One of the many benefits of conducting hearings through video conferencing can also help the witnesses and jail inmates to participate in the hearings from various locations other than the Courtroom. Thereby, reducing the chances of delay in presentment before the court. For instance, the High Court of Kerala is going to launch the Interoperable Bail E-Module which will increase access to justice. It will ensure real-time scrutiny of Bail applications, help in fostering relationships with Jail authorities, and will provide greater accountability of the Public Prosecutors. 

Barriers in implementation of the technological advancements

As every coin has two sides, so does the pandemic have its fair share of pros and cons. The scenario post COVID is going to be extremely challenging for all sectors in the economy, especially the legal fraternity. As we all know the Judiciary has tried to set up a platform through which it can hear matters through the virtual medium and to some extent has also implemented it, but still, there are many practical problems connected to it.

Even though the judges tried to cope up with the new technologies that were integrated to provide justice. They were not very comfortable with it, as according to them proper justice can only be provided through the medium of physical courts. The virtual courts also have many shortcomings like evidence cannot be submitted, witnesses cannot be presented, cross-examination cannot be conducted in its true sense. Till now only extremely urgent matters were heard through the video conferencing and this has now added to the already enormous backlog of cases. Some of the judges of various courts are also reluctant to the new technology that has been adopted by the courts as they are not very technically advanced and prefer in-person hearings rather than virtual mediums.

If the virtual courts are continued even after the pandemic is over a majority of lawyers will be facing a lot of difficulties. As all the lawyers are not equipped with the technical advancements that will be required by them to get adapted to the new developments and the major share of cases will be grabbed by the tech-savvy lawyers. Especially the lawyers who belong to not so developed areas or those who are not financially sound will get affected by it the most.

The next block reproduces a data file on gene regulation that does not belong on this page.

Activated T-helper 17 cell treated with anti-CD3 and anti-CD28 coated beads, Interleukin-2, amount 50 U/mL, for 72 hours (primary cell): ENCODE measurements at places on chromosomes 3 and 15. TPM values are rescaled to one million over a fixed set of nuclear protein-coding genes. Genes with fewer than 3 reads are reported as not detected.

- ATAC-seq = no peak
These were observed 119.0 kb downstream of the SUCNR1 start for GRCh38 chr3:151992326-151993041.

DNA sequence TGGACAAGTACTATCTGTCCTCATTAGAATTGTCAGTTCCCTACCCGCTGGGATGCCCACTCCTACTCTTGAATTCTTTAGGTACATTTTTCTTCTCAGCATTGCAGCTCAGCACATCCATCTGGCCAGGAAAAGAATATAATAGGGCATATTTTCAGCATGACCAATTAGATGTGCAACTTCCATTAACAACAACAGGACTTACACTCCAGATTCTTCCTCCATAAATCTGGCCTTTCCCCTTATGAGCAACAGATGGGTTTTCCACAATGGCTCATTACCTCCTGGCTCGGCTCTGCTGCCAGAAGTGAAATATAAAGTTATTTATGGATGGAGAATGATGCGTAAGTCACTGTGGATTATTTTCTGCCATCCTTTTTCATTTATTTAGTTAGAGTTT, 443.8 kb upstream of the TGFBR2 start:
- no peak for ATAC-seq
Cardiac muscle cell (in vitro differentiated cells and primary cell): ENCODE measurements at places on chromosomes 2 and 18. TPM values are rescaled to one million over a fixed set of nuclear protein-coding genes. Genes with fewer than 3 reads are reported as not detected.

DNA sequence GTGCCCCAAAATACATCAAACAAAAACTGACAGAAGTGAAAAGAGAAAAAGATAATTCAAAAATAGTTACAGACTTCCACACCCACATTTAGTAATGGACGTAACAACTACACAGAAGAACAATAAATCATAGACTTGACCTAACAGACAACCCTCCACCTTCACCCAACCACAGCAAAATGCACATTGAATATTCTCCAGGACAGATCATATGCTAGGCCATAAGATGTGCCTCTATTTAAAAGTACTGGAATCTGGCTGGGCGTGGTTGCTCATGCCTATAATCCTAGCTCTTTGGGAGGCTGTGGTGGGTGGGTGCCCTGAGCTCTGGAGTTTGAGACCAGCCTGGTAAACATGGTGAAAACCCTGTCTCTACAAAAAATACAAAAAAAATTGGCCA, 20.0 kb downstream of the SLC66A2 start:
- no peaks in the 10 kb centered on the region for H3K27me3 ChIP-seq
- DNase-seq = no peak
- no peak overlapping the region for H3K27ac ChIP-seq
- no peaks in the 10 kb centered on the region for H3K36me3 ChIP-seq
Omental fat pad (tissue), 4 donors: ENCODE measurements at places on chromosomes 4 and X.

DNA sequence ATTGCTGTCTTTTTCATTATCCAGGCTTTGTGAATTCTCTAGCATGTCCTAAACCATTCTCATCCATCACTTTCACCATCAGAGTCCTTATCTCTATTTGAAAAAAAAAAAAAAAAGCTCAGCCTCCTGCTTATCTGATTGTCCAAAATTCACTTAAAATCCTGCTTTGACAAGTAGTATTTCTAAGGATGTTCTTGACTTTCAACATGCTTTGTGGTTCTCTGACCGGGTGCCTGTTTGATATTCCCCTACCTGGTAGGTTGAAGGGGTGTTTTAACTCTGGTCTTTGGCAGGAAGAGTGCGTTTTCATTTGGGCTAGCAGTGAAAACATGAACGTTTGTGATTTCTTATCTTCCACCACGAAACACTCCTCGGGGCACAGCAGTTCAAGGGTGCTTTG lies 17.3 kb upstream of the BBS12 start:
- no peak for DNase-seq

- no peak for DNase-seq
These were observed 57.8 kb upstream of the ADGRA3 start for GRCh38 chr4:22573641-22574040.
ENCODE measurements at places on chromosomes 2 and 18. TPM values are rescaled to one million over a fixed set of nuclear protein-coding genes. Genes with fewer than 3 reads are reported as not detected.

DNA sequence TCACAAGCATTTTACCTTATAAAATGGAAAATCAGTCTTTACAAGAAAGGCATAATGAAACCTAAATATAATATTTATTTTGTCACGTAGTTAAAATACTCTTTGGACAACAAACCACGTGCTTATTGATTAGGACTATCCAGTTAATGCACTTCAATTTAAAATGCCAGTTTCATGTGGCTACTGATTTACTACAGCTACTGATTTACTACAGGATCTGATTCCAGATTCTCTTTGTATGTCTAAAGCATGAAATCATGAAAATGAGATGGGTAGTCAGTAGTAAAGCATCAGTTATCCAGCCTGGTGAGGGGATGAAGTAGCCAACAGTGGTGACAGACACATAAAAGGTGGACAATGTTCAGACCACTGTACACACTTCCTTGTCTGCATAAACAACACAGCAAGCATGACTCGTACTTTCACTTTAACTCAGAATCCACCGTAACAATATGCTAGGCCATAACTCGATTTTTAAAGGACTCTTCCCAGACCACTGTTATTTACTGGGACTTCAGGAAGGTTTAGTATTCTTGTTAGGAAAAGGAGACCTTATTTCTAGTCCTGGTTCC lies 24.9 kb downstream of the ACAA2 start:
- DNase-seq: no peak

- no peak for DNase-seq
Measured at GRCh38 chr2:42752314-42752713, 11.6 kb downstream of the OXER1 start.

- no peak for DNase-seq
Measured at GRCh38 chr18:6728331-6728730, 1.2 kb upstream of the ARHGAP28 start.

The virtual court system has not been adopted by all the lower courts, judicial and quasi-judicial bodies across the country. The reason behind this is the lack of requisite technological resources and their unwillingness to adapt a change in their way of functioning. Even though some of the courts are already equipped with technological advancement, the legal fraternity members refrain from adopting the technology as they do not have the requisite resources and technical knowledge to access or use them. Therefore, the main obstacle for bringing the paradigm shift will require a huge amount of investment in developing the infrastructure which is user friendly, educating the members of the legal fraternity regarding its use and setting up the bandwidth which is free from technical glitches so that the hearings can be conducted smoothly.

The major difficulty that the pandemic is going to bring is the number of disputes that are going to rise in different sectors of the economy. The courts in India will be burdened with the number of litigations relating to cyber-attacks, security infringement due to increase in the use of technology, workers and employees disputes relating to remuneration, companies getting insolvent, breach of contracts due to non-performance, invocation of force majeure clause, frustration of contract, rent related disputes, and matters relating thereof.

The legal fraternity is going through a transition, with an increase in technological advancements. The proposition of virtual courts comes with new challenges relating to cybersecurity threats which can result in hacking of important data, breach of privacy, threat to confidentiality, chances of identity theft, etc. Although the government has formulated the Cyber Security Strategy but it has merely prescribed guidelines wherein the procedure for implementation is still not provided. Therefore, there is a major need for deployment of a robust security system as the security of the E-courts system is of paramount importance.

Conclusion

As rightly said, “If we do not change from time to time, the time would reject us.”. The pandemic has provided an opportunity for the legal fraternity to adapt to the technology and uplift the way the judicial system functions and also brings transparency and accountability. The dedication of the E-committee to protect the Rule of Law in this pandemic situation is commendable. This willingness of the courts to make a shift from physical to virtual medium suggests a future filled with opportunities for the various members that are a part of the legal fraternity. The disadvantages posed due to the technological up-gradation as mentioned above can be outweighed in the long run if appropriate guidelines, required infrastructure, proper training, knowledge, methods for recording evidence, and cross-examination are adopted by courts. 

The views of the researcher are in line with the Supreme Court Judge and e-committee chairman His Lordship Hon’ble Justice D Y Chandrachud, where he in a webinar with students of NALSAR University has said that “virtual courts cannot replace open court hearings as it constitutes the spine of the judicial system but emphasized that pandemic warranted reliance on technology would continue to play a major role in speeding up justice dispensation.”

What I perceive for the future is a healthy mixture of hearings in open courts and virtual courts. Virtual courts must be encouraged in areas they are suited to. And we must necessarily have an open court hearings which really constitute the spine of our system,

Even though the measures taken by the e-committee are laudable, it further boils down to one simple question that is, after the lockdown is lifted, how feasible is it for the members of the legal fraternity to function through the virtual medium? 

To conclude, this pandemic has compelled our age-old legal judicial system to make a prompt shift towards digitization, which in future can hopefully be continued post the Covid-19 crisis.